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NASA Resumes RS-25 Testing for New Space Launch System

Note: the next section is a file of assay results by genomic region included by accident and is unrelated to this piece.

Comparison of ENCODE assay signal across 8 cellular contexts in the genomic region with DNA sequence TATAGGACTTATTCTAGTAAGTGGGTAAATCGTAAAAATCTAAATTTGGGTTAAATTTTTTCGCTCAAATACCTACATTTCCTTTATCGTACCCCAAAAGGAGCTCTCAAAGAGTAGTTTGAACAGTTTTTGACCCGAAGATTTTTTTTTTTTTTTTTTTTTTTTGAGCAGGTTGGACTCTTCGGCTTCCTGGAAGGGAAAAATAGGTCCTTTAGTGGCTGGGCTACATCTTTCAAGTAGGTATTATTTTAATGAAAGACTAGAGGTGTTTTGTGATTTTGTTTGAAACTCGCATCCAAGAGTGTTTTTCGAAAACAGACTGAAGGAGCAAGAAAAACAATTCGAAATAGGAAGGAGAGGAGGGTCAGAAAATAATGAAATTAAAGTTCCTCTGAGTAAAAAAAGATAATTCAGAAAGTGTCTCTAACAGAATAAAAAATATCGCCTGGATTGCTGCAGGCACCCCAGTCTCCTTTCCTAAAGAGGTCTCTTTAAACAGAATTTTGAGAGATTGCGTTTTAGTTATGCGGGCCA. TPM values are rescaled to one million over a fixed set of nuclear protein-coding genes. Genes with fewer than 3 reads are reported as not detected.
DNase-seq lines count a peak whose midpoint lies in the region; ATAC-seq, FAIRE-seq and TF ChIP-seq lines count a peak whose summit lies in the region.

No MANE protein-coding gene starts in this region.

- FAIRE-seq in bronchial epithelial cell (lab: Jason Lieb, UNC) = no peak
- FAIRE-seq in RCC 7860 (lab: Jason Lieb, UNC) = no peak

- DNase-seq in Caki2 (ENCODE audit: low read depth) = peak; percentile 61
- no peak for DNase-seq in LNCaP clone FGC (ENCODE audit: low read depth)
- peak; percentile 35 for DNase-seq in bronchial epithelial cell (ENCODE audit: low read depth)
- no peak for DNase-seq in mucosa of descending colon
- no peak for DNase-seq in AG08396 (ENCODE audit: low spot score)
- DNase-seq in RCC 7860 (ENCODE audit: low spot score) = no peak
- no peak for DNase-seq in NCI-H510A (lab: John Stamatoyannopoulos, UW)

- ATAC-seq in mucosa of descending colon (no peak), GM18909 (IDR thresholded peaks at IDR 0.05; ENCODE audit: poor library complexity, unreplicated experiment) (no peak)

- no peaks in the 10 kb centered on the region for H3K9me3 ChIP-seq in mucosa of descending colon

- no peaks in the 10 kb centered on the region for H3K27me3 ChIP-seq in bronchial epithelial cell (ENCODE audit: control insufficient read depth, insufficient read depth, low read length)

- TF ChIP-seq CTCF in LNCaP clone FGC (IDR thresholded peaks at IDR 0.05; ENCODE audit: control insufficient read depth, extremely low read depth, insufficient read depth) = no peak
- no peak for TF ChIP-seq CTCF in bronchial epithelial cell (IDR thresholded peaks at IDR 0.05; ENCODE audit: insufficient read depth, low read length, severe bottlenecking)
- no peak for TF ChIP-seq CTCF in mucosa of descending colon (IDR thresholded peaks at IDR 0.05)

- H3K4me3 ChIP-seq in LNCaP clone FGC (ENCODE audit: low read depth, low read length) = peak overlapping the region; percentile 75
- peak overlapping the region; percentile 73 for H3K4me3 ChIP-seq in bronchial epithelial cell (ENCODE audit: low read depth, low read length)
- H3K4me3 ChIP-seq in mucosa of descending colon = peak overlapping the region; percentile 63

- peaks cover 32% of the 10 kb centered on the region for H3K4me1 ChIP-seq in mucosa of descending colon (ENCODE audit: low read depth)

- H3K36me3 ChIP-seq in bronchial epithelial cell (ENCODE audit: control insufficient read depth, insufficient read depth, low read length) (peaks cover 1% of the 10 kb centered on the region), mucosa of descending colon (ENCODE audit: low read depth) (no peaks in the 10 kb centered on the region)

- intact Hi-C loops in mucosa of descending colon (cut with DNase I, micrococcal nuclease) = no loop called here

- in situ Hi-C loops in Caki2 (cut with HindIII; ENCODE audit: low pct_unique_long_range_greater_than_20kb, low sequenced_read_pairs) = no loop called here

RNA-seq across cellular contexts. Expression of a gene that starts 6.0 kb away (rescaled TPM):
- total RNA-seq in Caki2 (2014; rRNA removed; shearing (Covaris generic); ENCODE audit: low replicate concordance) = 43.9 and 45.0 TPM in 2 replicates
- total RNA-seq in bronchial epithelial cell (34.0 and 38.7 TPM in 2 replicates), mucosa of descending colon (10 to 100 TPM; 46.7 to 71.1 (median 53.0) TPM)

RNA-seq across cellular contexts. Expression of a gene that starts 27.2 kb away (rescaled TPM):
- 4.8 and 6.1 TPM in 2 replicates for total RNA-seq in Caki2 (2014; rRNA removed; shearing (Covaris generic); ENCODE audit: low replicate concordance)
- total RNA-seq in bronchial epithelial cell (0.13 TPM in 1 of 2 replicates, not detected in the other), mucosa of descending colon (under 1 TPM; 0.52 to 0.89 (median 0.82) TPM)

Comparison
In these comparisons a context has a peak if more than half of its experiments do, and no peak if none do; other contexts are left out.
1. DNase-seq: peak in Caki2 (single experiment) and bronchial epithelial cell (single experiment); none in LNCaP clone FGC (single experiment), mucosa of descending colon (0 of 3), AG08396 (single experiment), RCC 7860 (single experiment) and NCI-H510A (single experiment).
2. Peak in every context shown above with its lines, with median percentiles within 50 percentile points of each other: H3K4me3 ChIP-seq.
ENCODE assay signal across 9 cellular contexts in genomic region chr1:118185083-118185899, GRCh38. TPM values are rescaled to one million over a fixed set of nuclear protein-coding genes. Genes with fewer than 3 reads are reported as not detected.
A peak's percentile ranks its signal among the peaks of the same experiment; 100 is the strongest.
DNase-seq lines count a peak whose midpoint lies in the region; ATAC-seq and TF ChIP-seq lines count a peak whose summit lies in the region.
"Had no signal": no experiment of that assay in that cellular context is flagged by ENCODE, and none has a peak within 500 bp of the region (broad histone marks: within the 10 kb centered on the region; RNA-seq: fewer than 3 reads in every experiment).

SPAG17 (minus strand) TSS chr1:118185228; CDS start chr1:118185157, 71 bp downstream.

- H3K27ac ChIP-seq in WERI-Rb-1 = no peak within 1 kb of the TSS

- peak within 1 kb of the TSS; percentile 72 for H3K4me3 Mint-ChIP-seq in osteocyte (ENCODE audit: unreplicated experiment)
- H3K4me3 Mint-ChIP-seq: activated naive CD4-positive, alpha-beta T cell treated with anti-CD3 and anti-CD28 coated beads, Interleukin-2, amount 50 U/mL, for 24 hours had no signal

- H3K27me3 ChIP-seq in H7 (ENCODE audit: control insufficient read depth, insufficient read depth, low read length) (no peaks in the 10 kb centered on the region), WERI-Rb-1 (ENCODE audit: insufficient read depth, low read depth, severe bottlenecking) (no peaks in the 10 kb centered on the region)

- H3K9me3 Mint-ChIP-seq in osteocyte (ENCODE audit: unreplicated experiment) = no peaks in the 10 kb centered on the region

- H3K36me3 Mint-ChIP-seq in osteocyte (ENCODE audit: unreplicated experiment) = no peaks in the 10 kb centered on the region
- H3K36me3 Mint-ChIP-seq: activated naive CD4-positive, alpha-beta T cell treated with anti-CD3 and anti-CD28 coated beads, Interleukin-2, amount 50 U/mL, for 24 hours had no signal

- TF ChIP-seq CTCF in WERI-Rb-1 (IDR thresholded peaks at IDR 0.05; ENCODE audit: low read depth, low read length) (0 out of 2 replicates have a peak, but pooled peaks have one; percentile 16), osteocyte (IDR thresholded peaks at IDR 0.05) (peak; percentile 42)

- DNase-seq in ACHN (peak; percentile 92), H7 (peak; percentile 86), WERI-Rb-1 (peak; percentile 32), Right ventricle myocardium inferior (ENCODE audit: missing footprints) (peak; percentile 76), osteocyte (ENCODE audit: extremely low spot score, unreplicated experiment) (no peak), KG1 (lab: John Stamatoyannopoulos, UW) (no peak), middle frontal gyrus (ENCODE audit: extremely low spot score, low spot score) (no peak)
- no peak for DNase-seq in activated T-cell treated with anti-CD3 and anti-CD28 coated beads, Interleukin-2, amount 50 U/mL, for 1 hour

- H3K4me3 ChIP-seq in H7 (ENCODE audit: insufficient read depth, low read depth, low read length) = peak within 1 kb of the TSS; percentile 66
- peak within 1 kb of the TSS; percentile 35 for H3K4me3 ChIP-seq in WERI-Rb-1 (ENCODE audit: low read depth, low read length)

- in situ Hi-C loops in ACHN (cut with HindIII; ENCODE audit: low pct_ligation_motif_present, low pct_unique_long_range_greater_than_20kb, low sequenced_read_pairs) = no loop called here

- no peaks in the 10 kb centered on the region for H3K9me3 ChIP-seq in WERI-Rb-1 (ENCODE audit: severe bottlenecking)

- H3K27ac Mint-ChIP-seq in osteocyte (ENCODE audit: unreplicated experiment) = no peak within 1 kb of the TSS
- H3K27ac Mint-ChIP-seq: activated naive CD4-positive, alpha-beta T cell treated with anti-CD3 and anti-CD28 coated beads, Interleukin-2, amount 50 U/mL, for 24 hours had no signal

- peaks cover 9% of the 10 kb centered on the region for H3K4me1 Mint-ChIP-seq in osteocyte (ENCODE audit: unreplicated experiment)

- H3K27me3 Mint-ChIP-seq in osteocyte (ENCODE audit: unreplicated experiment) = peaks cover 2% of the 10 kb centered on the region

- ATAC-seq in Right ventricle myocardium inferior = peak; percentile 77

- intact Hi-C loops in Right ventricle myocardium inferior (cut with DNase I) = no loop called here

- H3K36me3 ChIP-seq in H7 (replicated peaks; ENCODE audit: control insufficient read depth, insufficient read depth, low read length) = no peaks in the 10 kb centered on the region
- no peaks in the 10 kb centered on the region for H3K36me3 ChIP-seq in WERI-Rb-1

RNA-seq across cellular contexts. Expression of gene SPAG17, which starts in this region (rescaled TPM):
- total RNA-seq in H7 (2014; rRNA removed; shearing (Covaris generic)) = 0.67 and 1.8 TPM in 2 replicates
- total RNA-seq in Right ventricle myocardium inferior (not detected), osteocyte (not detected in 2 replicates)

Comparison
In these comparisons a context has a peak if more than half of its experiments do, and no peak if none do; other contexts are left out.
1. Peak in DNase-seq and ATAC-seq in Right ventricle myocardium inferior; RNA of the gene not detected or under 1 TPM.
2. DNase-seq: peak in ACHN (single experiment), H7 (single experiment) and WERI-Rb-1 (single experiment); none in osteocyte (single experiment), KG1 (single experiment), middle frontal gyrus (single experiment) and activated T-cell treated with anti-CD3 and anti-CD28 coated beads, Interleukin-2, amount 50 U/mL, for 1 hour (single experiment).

NASA resumed RS-25 rocket engine testing for its new Space Launch System (SLS) rocket with a Feb. 13 hot fire on the A-1 Test Stand at Stennis Space Center near Bay St. Louis, Mississippi. The hot fire marked the first RS-25 test of the year at Stennis, continuing a series with developmental engine No. 0525 that began last August. The test once more featured a flight controller to be used on an SLS mission and marked the third time since last February that NASA has powered its RS-25 engine up to 113 percent of original thrust. NASA is testing RS-25 engines to help power the SLS rocket, being built to send humans deeper into space than ever before, including to such destinations as the Moon and ultimately Mars. Four RS-25 engines, firing simultaneously, will produce 2 million pounds of combined thrust during SLS launch and ascent. RS-25 engines for initial missions are former space shuttle engines, designed to provide a power level categorized as 100 percent thrust. For SLS, engineers are modifying RS-25 engines to provide up to 111 percent of original thrust. Testing at 113 percent at Stennis demonstrates a margin of safety for operating the engine at the higher thrust. A key component of the modifications is the new flight controller, which acts as the “brain” to help control engine operation and facilitate communication between the engine and SLS rocket. Aerojet Rocketdyne has received delivery of 18 new controllers from subcontractor Honeywell International Inc., 16 to be used on the first four SLS missions, one qualification unit and one engine spare. NASA has been testing the new controllers at Stennis since March 2017. The RS-25 hot fire also continued testing of two engine components – a 3D-printed pogo accumulator to dampen pressure oscillations that can cause flight instability and a main combustion chamber fabricated using a hot isostatic pressure (HIP) bonding technique. These components are significant early milestones in NASA’s and Aerojet Rocketdyne’s endeavor to maximize state-of-the-art manufacturing methods to significantly reduce the cost and time needed to build new RS-25 engines. The Feb. 13 test was the first since mid-December, when a test was terminated early due to an observed anomaly. A subsequent investigation identified the cause as a faulty ground test instrument, which was removed for inspection and was not needed for this test. Each RS-25 test marks progress towards Exploration Mission-1, during which SLS will launch an Orion spacecraft around the Moon and back to test critical capabilities needed for deep space flights. Exploration Mission-2 is scheduled to carry astronauts aboard Orion on a return to deep space. In addition to testing RS-25 engines, NASA plans to test the fully assembled SLS core stage for the first mission on the B-2 Test Stand at Stennis, firing up all four engines at once. RS-25 tests at Stennis are conducted by a combined team of NASA, Aerojet Rocketdyne and Syncom Space Services operators. Aerojet Rocketdyne is the RS-25 prime contractor. Syncom Space Services is the prime contractor for Stennis facilities and operations.
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